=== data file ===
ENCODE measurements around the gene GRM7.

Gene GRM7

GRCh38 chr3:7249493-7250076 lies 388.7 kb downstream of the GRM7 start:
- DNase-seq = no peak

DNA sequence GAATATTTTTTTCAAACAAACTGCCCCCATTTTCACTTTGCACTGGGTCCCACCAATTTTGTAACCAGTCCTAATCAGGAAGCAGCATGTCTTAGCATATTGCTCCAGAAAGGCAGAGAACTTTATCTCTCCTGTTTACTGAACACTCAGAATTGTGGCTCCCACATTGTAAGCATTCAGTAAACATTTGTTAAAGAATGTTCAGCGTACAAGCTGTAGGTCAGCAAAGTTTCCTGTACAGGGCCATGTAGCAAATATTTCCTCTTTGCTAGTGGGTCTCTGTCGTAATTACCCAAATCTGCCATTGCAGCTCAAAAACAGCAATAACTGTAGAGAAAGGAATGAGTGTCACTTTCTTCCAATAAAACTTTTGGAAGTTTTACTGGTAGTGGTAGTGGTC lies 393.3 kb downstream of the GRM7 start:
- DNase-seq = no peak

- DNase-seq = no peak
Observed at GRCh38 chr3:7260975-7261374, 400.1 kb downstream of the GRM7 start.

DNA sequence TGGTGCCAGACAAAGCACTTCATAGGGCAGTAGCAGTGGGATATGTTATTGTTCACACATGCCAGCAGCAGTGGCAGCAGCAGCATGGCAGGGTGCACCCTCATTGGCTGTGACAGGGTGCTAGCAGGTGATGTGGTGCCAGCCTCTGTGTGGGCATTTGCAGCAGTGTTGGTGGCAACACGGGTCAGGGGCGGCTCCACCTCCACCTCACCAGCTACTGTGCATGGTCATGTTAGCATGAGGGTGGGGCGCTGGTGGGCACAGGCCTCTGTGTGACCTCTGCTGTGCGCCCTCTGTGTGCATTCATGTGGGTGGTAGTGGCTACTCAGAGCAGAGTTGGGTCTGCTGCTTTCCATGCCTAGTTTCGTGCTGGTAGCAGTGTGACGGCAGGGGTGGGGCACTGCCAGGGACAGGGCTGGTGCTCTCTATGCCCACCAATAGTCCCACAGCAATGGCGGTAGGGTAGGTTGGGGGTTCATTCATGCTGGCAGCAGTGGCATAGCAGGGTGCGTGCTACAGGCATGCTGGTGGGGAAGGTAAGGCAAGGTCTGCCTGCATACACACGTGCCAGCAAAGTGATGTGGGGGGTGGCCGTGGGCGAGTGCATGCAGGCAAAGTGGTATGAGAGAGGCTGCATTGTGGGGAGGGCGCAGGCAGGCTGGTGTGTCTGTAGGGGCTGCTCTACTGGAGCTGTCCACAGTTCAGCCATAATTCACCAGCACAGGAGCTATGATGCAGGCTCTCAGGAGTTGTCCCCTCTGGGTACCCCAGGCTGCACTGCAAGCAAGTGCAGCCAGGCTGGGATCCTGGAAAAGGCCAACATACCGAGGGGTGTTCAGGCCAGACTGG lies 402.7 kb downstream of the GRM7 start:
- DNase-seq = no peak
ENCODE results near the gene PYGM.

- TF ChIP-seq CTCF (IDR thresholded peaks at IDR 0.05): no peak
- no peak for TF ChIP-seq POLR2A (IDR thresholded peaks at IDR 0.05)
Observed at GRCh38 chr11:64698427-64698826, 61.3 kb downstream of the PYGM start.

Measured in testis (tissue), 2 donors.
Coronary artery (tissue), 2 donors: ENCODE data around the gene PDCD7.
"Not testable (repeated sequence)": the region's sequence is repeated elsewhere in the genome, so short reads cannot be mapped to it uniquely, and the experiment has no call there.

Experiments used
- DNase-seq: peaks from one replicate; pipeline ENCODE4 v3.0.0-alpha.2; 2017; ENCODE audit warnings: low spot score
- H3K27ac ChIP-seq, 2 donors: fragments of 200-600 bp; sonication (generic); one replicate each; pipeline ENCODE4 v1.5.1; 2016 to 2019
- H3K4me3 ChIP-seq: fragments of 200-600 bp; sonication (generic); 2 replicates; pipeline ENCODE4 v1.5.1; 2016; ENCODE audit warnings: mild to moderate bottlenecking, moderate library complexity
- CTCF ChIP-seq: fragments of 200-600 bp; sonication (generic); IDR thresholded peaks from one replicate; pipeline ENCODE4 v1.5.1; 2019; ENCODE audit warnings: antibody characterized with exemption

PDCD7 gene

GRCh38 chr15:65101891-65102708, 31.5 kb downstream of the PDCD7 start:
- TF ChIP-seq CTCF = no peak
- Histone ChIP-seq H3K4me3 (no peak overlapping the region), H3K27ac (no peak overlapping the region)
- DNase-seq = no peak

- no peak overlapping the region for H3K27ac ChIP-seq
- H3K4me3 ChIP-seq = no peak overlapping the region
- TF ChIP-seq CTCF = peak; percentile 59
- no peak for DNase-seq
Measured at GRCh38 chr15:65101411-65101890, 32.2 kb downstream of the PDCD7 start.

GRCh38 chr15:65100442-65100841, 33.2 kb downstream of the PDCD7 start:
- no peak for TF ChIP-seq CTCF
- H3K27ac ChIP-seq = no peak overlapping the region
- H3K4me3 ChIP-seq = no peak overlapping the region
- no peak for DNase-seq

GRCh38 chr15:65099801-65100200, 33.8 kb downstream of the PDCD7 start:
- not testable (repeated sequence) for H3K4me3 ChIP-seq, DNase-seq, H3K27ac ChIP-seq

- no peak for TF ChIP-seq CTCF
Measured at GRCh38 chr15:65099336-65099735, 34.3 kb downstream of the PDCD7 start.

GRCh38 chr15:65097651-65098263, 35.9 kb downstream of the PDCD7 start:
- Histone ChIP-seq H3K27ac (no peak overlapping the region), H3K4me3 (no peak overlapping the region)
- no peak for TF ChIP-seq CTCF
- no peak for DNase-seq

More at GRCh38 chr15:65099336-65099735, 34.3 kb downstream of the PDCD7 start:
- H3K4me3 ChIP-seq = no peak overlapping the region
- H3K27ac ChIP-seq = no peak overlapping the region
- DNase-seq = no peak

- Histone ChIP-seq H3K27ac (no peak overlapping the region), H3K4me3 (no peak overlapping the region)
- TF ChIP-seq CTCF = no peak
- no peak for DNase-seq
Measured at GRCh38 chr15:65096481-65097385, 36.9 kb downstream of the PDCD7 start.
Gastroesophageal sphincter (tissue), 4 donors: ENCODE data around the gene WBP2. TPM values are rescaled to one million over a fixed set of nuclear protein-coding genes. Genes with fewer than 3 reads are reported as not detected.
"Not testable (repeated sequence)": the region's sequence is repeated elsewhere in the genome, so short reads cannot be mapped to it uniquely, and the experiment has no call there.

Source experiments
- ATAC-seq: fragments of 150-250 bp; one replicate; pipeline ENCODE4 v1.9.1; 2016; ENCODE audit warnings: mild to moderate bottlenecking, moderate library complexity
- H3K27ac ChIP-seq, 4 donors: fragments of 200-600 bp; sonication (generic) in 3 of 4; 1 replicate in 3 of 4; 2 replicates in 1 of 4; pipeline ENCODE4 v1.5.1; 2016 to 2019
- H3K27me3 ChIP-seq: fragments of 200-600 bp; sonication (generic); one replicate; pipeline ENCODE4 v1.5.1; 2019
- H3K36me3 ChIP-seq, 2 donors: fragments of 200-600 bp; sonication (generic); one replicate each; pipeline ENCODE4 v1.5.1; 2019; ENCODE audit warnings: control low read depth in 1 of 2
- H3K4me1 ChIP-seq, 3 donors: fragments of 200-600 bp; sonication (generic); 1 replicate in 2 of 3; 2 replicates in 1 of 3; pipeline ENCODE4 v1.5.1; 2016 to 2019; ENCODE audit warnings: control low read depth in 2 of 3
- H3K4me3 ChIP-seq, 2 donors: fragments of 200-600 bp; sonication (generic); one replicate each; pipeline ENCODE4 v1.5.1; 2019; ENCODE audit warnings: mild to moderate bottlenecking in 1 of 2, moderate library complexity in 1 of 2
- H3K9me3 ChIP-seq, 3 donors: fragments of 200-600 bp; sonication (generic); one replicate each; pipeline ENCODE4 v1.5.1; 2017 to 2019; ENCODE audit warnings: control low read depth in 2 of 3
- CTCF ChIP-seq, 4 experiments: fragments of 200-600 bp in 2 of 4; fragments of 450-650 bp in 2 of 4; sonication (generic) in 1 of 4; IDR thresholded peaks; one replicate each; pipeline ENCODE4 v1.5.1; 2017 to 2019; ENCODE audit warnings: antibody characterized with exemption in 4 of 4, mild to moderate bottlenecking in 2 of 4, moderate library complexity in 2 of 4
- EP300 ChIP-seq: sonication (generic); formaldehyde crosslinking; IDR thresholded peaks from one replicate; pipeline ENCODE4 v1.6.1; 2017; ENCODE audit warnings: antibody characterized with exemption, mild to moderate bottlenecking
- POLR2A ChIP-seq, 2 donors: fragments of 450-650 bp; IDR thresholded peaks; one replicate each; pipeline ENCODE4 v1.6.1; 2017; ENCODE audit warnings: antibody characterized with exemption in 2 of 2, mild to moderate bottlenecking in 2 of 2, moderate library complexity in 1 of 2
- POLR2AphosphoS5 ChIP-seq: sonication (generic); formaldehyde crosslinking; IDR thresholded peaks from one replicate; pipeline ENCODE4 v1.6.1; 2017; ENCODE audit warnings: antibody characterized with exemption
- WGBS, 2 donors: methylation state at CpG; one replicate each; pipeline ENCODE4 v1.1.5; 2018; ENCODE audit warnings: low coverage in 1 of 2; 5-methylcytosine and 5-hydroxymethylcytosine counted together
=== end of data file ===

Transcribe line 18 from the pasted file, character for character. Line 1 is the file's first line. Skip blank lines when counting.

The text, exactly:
Experiments used